South Carolina Gold Mines, Prospecting, Panning, Treasure Hunting and Rockhounding
If you plan to pan for gold in South Carolina, you will
find an abundance of creeks and branches in which to pan. Panning and gold prospecting locations are numerous and many gold
sites are near primary and secondary roads. If you are a treasure hunter, you will be delighted with the treasure hunting
possibilities in South Carolina. South Carolina was one of the original colonies and has many old towns, old plantations,
old churches and old rural schools where treasure may be found with a metal detector.
Gem stones are sought by rockhounds in the same areas where prospecting and panning for gold and treasure hunting for nuggets
is done. Gem stones reported from the northwestern part of South Carolina include beryl (aquamarine, emerald, yellow beryl
), corundum (sapphire), diamond, garnet, sillimanite, topaz, tourmaline and zircon.
Big Ten’s map of South Carolina gold shows 130 gold mines and gold prospects from official geological records of
the State of South Carolina and the federal government. Gold sites are shown in these 18 South Carolina counties:
Abbeville Anderson Cherokee Chesterfield
Fairfield Greenville Greenwood Kershaw Lancaster
Laurens McCormick Newberry Oconee Pickens
Saluda Spartanburg Union York.
Gold sites continue on the North
Carolina and Georgia Maps
Gold Mines in South Carolina
The gold mining, prospecting and panning areas of South Carolina range generally from McCormick and Columbia north and
northeast to the North Carolina state line and westward to the Georgia state line. The gold prospecting areas and mines are
in the northwest quadrant of the state and continue over into Georgia and North Carolina. More on South Carolina gold mining,
prospecting and panning locations is given in the section that follows.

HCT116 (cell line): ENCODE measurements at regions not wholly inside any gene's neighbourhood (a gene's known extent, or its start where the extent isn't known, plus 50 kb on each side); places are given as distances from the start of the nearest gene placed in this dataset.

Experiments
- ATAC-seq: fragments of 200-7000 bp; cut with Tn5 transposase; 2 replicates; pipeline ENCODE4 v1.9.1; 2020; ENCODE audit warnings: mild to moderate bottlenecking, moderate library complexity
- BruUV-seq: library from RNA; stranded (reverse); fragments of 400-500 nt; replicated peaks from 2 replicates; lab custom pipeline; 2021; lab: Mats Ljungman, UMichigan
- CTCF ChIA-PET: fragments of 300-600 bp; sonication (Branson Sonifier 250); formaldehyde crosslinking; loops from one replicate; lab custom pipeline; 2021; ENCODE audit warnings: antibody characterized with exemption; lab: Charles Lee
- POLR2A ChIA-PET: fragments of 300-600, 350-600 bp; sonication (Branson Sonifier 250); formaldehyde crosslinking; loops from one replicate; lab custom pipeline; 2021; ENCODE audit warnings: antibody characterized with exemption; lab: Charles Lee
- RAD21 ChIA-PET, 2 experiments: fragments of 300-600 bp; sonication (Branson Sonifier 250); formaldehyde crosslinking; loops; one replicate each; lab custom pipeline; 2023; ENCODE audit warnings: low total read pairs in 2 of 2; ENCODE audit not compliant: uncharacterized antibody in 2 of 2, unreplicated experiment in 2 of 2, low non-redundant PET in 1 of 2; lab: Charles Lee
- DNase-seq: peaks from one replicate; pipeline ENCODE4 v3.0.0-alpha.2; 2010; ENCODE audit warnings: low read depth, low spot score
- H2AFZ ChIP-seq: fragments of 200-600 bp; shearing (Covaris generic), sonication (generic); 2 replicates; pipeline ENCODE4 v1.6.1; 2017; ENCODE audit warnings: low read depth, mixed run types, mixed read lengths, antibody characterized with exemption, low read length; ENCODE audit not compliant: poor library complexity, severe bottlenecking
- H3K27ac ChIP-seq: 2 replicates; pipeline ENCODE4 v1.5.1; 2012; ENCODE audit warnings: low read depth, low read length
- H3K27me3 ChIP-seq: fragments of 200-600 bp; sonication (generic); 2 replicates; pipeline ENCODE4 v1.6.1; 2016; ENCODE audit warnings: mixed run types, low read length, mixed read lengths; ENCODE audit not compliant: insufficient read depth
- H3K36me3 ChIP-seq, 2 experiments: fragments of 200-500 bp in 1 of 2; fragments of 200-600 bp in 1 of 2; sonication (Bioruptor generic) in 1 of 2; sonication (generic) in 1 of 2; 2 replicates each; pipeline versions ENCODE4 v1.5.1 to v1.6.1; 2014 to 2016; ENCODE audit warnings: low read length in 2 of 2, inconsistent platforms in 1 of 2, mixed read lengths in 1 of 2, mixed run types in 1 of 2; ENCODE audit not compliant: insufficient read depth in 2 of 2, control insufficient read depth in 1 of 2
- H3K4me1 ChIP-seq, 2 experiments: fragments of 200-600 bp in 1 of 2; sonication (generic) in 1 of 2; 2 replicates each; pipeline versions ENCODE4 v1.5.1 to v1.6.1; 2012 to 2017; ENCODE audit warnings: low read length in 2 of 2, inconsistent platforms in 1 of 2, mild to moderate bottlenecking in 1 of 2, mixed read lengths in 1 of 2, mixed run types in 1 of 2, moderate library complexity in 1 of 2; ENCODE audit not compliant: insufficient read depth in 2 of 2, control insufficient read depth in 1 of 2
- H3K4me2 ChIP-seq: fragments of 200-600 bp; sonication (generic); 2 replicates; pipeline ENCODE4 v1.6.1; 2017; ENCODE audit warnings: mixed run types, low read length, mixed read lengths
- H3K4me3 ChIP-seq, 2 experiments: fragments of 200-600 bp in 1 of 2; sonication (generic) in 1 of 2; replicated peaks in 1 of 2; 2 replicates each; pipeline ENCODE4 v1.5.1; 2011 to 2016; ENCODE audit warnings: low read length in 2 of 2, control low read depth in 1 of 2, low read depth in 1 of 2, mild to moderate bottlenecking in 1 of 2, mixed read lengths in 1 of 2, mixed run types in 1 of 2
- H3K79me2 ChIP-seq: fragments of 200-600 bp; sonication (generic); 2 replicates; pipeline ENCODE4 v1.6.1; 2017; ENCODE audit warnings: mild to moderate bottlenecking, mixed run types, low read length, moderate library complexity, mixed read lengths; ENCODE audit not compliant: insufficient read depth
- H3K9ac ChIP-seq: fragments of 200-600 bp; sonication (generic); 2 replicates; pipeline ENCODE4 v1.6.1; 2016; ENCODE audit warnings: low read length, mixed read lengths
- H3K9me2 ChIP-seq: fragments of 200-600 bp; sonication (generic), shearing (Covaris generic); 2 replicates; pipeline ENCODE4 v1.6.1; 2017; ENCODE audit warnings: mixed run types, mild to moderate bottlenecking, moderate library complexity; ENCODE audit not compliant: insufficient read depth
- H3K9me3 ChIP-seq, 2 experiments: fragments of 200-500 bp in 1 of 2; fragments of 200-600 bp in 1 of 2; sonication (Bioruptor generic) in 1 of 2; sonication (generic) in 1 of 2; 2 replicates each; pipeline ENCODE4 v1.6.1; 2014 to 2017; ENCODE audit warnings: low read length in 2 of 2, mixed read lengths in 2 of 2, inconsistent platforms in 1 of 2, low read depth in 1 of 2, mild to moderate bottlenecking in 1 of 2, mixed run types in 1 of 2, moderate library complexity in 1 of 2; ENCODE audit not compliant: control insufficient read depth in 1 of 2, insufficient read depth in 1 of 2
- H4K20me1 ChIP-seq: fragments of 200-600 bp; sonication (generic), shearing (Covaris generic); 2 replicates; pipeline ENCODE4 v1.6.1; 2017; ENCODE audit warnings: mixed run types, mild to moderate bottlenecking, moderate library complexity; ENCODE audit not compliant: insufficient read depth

South Carolina Gold Mining History
Information on this page as pertains to gold mines, gold prospecting areas, and minerals and gem stone occurrences was
obtained from research of geological records and documents of the South Carolina Geological Survey, the U.S. Bureau of Mines,
the U.S. Geological Survey and similar sources. Prior work by Arthur H. Maybin III, Camilla K. McCauley and J. Robert Butler
Butler mentions that most of the earliest production of gold in South Carolina came from placers. Many of the gold placers
occur very close to a lode which is the suspected source of the gold. One of the most productive gold placers was the Tanyard
pit at the Brewer Gold Mine in Chesterfield County. The estimated placer gold production was about twice the lode gold production.
Butler’s writings mention that an interesting feature of the Tanyard pit is the evidence of deposition and sorting of
the sands by sea waves (Pardee and Park) and that the placer must have been formed partly by wave action along an ancient
The Martin Mine in York County produced a considerable quantity of placer gold from a clay-gravel bed of several acres
and from the underlying weathered material. Lieber (1856) reported that gold nuggets weighing 9.5 and 17 ounces were found
at the Martin Mine and also large pieces of quartz were found that contained 10.5 ounces and 200 ounces of gold. Other important
gold placer mines were in Oconee County and along the Middle Tyger River and its tributaries in Spartanburg and Greenville
The gold mines and prospecting regions of South Carolina are part of the gold belt that extends from Central Alabama to
Northern Virginia. The famous Haile Gold Mine is near Kershaw in Lancaster County. The Ridgeway Gold Mine is about 20 miles
from Columbia. The city of McCormick, South Carolina is built over a gold mine that was owned by Cyrus McCormick, inventor
of the reaper.
When prospecting , panning or treasure hunting in South Carolina, don’t overlook the gold near Clemson and near the
Chatooga National Wild and Scenic River, which was used as a location for filming of "Deliverance". Try treasure hunting
for nuggets with a metal detector. Many gold mines and prospecting and panning sites are near Rock Hill and Gaffney.